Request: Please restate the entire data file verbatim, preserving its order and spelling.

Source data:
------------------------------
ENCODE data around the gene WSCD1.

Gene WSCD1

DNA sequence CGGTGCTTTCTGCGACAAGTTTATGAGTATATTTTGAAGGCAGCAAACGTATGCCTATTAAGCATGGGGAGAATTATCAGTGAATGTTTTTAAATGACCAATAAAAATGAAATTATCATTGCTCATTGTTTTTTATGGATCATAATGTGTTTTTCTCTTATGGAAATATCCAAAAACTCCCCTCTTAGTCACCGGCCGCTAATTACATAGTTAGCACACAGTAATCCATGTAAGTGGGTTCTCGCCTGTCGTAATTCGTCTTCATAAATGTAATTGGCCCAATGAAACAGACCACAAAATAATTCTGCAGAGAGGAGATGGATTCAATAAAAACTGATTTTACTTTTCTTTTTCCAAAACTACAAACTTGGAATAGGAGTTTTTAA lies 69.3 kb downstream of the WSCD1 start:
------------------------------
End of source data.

ENCODE data around the gene WSCD1.

Gene WSCD1

DNA sequence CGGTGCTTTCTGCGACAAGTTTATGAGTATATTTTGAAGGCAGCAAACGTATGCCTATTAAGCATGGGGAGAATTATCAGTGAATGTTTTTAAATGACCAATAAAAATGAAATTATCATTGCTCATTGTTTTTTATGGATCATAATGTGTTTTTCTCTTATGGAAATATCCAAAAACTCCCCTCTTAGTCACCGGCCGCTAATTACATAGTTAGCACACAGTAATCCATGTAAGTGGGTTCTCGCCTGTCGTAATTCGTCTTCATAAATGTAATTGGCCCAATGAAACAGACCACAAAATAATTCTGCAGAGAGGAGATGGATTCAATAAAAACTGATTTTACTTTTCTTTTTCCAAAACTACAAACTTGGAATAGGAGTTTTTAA lies 69.3 kb downstream of the WSCD1 start: